In the arrests connected to protests, he said the police deemed these protests illegal because the 10 days’ notice was not given.

“Don’t they know there are several cases decided by the court that Section 9(5) of the Peaceful Assembly Act (PAA) which requires the organiser to give 10 days’ notice to the police is ultra vires (the constitution),” he asked further.

Yong referred to the Court of Appeal landmark case of Nik Nazmi Nik Ahmad vs Public Prosecutor, which stipulates the requisite to give prior notice before an assembly is unlawful.

‘As long as it’s peaceful’

The PAA, Yong said, gives a right for every citizen to assemble, whether notice was given or not.

“To criminalise for not giving notice and penalising the organiser has no nexus to ‘public order’ or ‘interest of the security of the Federation’ unless the assembly was not peaceful.

He reminded the police that as long as the assembly is peaceful, criminalising it is not integral to the purpose of the legislation.

Yong was referring to the spate of arrests of activists and opposition leaders following a rally held in Kuala Lumpur earlier this month, and also the arrests of individuals who posted comments on political or religious matters on twitter.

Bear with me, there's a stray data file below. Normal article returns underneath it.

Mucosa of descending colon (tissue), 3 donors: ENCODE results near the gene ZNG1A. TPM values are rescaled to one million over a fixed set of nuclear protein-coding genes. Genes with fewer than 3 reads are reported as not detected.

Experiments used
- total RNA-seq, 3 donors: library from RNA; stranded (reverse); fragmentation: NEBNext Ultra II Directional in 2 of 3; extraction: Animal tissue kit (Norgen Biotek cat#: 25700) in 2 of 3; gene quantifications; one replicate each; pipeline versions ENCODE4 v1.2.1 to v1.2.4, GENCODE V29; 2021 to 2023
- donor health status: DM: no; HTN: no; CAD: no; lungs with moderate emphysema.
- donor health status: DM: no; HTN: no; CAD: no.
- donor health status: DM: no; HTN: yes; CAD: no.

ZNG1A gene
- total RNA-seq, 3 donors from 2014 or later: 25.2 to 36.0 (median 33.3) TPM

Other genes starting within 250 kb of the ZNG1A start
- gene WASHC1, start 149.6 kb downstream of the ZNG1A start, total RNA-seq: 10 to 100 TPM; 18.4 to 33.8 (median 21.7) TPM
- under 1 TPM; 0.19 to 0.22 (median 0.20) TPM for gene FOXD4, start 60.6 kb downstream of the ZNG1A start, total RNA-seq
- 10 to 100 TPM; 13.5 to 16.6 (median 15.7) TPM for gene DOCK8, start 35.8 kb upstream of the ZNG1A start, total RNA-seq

The lawyer added judicial precedents prove the recent arrests have no strong basis, especially when there were no reports of violence and the gatherings are peaceful.

“Until there actually is a report of violence escalating during the rally, there is no need for the police to enforce the PAA,” he said.

Yong added that Malaysia should emulate countries like Hong Kong or Britain, where the police are there to ensure public order and security, and demonstrators do not resort to violence.

“Hence, ultimately I urge the police to concentrate more on reducing crime instead of being perceived as being used as a political tool,” the Gerakan leader voiced out.

Yong’s statement today echoes the concern made by newly elected Malaysian Bar president, Steven Thiru who reminded the police that they should respect constitutional rights.

Gerakan: Does IGP define rallies, sedition as he wish? –